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Pump-Probe Spectroscopy

Related products: UHF-BOX, UHFLI, HF2LI, MFLI

Application Description

diagram of a pump-probe spectroscopy setup using the Zurich Instruments UHFBOX Boxcar Averager

Pump-probe schemes are used to measure ultrafast phenomena using short laser pulses. As the pump pulse impinges on the sample, various physical phenomena can be induced – for instance, an electronic excitation. After an adjustable time delay often controlled with an optical delay line, a probe pulse hits the sample: its transmission and/or reflection is consequently measured. By monitoring the probe signal as a function of the time delay, it is possible to obtain information on the decay dynamics of the generated excitation.

A key aspect of pump-probe measurements is that the time resolution is governed by the duration of the laser pulses and not the bandwidth of the photodetectors or the signal-recording electronics. Numerous techniques investigating ultrafast phenomena are based on the pump-probe scheme, such as THz and Raman spectroscopy.

Measurement Strategies

The repetition rates of pulsed lasers are typically between a few kHz and hundreds of MHz. As the signal-to-noise ratio (SNR) of individual pulses is often very small, sensitive detection electronics and heavy averaging are required. Two of the most common approaches are:

  • Use fast photodetectors in combination with boxcar averaging. This makes it possible to record the signal over a short duty cycle, and therefore excludes the vast amounts of data recording time where only noise is present. This method offers the highest SNR but is also the most demanding for the electronics.
  • Adjust the bandwidth of the photodetector such that the resulting signal covers the entire period and is close to a sinusoidal. This technique can rely on a lock-in amplifier for signal detection, which is easy to set up and provides sufficient SNR as all non-synchronous noise components are efficiently rejected.

The Benefits of Choosing Zurich Instruments

  • With Zurich Instruments, you can pursue the two discussed measurement strategies. In fact, both can run simultaneously on the UHFLI and can thus be directly compared. For a low repetition rate and experiments on a lower budget, the HF2LI or the MFLI are attractive alternatives for the second approach.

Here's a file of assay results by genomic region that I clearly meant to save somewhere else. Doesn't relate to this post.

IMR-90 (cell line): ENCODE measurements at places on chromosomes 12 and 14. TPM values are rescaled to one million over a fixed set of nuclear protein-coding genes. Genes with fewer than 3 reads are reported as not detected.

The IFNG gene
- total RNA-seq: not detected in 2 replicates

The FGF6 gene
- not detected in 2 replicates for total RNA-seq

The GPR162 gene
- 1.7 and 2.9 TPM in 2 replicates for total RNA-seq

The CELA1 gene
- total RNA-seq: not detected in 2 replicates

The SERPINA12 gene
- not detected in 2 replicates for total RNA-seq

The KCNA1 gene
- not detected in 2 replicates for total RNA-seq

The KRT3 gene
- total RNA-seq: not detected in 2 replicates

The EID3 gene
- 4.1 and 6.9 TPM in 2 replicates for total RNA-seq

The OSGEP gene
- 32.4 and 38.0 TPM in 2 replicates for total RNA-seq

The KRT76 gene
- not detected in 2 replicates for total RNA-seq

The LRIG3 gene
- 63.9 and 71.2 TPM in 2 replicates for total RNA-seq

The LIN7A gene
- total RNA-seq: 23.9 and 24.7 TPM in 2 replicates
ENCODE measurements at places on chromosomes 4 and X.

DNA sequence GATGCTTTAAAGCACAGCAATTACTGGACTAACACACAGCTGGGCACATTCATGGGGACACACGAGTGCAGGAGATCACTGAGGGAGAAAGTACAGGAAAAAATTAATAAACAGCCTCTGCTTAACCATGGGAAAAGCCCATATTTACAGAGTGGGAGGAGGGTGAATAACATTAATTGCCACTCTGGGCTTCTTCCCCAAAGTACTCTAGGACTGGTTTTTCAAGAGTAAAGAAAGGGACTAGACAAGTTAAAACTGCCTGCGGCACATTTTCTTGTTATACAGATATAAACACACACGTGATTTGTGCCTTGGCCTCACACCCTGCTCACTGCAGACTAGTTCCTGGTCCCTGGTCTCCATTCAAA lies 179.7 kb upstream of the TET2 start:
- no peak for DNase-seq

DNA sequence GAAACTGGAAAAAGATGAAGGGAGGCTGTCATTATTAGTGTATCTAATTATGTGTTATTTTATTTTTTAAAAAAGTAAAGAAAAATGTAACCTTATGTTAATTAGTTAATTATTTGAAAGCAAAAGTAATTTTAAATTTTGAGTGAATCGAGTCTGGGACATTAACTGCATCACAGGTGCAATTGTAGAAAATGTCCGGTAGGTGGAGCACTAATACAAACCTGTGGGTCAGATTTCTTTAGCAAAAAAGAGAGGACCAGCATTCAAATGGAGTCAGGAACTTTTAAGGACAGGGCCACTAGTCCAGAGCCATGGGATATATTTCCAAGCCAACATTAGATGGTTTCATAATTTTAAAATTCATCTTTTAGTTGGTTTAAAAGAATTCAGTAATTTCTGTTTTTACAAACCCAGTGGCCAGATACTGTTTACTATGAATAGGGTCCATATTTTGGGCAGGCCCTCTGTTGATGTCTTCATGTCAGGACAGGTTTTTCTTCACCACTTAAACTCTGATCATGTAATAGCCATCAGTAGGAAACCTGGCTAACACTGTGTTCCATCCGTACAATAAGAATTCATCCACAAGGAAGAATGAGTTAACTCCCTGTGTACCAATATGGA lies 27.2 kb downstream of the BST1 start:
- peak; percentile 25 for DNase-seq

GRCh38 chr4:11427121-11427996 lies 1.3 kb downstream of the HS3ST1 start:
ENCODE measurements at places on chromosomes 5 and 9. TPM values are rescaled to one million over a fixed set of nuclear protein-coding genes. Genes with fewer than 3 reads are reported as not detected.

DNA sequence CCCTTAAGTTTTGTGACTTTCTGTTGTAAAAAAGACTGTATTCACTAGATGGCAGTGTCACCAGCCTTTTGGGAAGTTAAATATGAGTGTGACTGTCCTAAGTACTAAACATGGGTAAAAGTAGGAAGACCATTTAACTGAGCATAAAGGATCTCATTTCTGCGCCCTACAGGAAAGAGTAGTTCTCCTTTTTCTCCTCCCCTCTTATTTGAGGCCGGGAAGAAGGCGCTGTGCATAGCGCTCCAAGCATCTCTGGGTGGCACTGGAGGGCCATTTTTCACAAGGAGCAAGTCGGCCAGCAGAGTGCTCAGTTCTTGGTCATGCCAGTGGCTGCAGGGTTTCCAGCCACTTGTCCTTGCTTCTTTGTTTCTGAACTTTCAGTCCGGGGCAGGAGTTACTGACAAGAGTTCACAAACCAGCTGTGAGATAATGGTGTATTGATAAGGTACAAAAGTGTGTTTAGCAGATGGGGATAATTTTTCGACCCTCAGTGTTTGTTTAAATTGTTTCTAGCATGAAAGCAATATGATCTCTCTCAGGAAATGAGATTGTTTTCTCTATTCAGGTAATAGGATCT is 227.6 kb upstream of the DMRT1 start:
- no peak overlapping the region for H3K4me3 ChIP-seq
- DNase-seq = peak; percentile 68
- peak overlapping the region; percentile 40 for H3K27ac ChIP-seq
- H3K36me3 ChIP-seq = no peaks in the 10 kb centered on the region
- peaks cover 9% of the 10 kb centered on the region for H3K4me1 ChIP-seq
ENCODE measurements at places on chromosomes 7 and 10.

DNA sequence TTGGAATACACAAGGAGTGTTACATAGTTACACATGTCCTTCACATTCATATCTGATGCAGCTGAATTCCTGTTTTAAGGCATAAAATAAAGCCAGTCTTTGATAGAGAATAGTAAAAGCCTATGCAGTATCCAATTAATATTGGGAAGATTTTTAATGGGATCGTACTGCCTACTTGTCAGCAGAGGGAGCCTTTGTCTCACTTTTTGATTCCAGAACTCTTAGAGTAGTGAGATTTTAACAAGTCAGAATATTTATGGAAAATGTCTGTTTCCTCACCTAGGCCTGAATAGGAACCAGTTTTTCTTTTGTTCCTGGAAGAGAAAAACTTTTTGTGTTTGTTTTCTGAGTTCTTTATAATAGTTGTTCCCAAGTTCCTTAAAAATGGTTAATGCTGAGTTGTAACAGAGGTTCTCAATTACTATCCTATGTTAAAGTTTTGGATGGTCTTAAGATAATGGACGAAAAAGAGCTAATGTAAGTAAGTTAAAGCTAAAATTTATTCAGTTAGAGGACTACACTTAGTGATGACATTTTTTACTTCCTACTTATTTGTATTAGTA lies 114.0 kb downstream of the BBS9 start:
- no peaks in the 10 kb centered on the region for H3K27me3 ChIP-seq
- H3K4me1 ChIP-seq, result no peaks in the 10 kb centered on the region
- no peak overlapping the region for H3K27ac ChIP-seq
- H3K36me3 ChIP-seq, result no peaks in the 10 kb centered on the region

• The UHF-BOX is the only synchronous boxcar averager. It rejects all noise sources not synchronized with your lasers.
  • The UHF-BOX acquires data without dead times, thus minimizing the total measurement time.
  • With the Periodic Waveform Analyzer, a highly averaged view of your basic signal allows you to easily define the boxcar windows.
  • If your setup enables you to “blank” every second pump-pulse, our background subtraction feature allows you to take measurements independently of background noise and DC shifts of the signal.

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Publications

Kolarczik, M. et al.

Sideband pump-probe technique resolves nonlinear modulation response of PbS/CdS quantum dots on a silicon nitride waveguide

APL Photonics 3, 016101 (2018)

Gilburd, L., Xu, X.G., Bando, Y., Golberg, D. & Walker, G.C.

Near-field infrared pump–probe imaging of surface phonon coupling in boron nitride nanotubes

J. Phys. Chem. Lett. 7, 289–294 (2016)

Lo, S.S., Shi, H.Y., Huang, L. & Hartland, G.V.

Imaging the extent of plasmon excitation in Au nanowires using pump-probe microscopy

Opt. Lett. 38, 1265-1267 (2013)

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